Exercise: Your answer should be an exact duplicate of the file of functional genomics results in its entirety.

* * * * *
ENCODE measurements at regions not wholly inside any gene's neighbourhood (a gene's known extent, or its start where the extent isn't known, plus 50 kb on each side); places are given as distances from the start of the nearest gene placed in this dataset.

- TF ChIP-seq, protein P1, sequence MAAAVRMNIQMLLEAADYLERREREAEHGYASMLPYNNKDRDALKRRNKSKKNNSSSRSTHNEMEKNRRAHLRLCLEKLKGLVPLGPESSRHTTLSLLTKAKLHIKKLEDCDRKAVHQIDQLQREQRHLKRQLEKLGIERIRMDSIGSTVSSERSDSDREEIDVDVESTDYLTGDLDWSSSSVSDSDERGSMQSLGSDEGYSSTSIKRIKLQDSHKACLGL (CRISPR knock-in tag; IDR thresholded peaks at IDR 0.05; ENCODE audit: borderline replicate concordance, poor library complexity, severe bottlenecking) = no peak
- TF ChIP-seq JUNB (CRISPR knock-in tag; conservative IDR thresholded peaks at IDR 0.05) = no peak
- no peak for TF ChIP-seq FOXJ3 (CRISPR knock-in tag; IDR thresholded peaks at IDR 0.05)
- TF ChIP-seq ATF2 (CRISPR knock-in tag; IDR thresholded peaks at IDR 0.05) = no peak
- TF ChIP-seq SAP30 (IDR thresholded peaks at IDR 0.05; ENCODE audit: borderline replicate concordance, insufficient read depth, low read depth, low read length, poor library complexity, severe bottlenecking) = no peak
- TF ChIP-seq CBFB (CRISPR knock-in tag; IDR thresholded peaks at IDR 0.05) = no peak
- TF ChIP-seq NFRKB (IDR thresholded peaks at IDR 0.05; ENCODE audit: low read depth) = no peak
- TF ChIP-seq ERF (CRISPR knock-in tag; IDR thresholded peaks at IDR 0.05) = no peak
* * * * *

ENCODE measurements at regions not wholly inside any gene's neighbourhood (a gene's known extent, or its start where the extent isn't known, plus 50 kb on each side); places are given as distances from the start of the nearest gene placed in this dataset.

- TF ChIP-seq, protein P1, sequence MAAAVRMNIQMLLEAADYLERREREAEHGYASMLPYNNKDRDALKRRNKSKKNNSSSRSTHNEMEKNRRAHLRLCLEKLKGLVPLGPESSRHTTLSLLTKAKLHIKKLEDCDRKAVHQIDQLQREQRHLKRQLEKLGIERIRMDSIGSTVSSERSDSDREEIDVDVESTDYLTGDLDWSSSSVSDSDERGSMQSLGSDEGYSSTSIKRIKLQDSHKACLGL (CRISPR knock-in tag; IDR thresholded peaks at IDR 0.05; ENCODE audit: borderline replicate concordance, poor library complexity, severe bottlenecking) = no peak
- TF ChIP-seq JUNB (CRISPR knock-in tag; conservative IDR thresholded peaks at IDR 0.05) = no peak
- no peak for TF ChIP-seq FOXJ3 (CRISPR knock-in tag; IDR thresholded peaks at IDR 0.05)
- TF ChIP-seq ATF2 (CRISPR knock-in tag; IDR thresholded peaks at IDR 0.05) = no peak
- TF ChIP-seq SAP30 (IDR thresholded peaks at IDR 0.05; ENCODE audit: borderline replicate concordance, insufficient read depth, low read depth, low read length, poor library complexity, severe bottlenecking) = no peak
- TF ChIP-seq CBFB (CRISPR knock-in tag; IDR thresholded peaks at IDR 0.05) = no peak
- TF ChIP-seq NFRKB (IDR thresholded peaks at IDR 0.05; ENCODE audit: low read depth) = no peak
- TF ChIP-seq ERF (CRISPR knock-in tag; IDR thresholded peaks at IDR 0.05) = no peak